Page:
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loom 1

intr.v. loomed, loom·ing, looms
1. To come into view as a massive, distorted, or indistinct image: "I faced the icons that loomed through the veil of incense" (Fergus M. Bordewich). See Synonyms at appear.
2. To appear to the mind in a magnified and threatening form: "Stalin looms over the whole human tragedy of 1930-1933" (Robert Conquest).
3. To seem imminent; impend: Revolution loomed but the aristocrats paid no heed.
A distorted, threatening appearance of something, as through fog or darkness.

[Perhaps of Scandinavian origin.]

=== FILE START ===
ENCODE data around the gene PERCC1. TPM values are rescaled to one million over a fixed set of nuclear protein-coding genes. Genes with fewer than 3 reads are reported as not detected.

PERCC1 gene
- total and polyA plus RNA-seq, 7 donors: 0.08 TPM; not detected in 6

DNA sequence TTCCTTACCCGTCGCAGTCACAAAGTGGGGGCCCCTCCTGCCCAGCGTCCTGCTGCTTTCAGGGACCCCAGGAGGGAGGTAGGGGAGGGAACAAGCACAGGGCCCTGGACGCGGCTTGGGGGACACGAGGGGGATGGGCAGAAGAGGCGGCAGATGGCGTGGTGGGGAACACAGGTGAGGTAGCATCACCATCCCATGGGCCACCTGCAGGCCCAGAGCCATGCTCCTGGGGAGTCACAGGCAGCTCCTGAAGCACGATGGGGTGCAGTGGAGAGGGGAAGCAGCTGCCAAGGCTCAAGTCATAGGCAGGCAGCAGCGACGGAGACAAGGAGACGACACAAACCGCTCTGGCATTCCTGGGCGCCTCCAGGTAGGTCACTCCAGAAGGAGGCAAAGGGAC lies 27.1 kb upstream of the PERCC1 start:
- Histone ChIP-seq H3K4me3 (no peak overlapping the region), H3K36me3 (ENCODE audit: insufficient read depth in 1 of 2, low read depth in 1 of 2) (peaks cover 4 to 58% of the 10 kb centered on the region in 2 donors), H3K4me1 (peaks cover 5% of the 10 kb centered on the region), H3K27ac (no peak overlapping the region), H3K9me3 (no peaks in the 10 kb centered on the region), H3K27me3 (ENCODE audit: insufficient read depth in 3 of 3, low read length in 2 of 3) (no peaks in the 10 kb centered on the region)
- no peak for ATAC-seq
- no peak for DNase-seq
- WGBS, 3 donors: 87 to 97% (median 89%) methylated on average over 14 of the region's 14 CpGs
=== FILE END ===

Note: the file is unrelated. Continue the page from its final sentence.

loom 2

An apparatus for making thread or yarn into cloth by weaving strands together at right angles.
tr.v. loomed, loom·ing, looms
To weave (a tapestry, for example) on a loom.

[Middle English lome, from Old English gelōma, tool : ge-, collective pref.; see yclept + -lōma, tool (as in handlōman, tools).]


(ˈluːm ɪŋ)


[ˈluːmɪŋ] ADJ [danger] → que amenaza, inminente
References in classic literature ?
Gas looming through the fog in divers places in the streets, much as the sun may, from the spongey fields, be seen to loom by husbandman and ploughboy.
The next time that she rose she was terrified to see the prahu looming close behind her.
THE LOOMING TOWER (BBC2, 9.30pm) The Looming Tower traces the rising threat of Osama bin Laden and al-Qaida in the late '90s and how a rivalry between the FBI and CIA during the time period may have inadvertently set the path for the attacks of 9/11.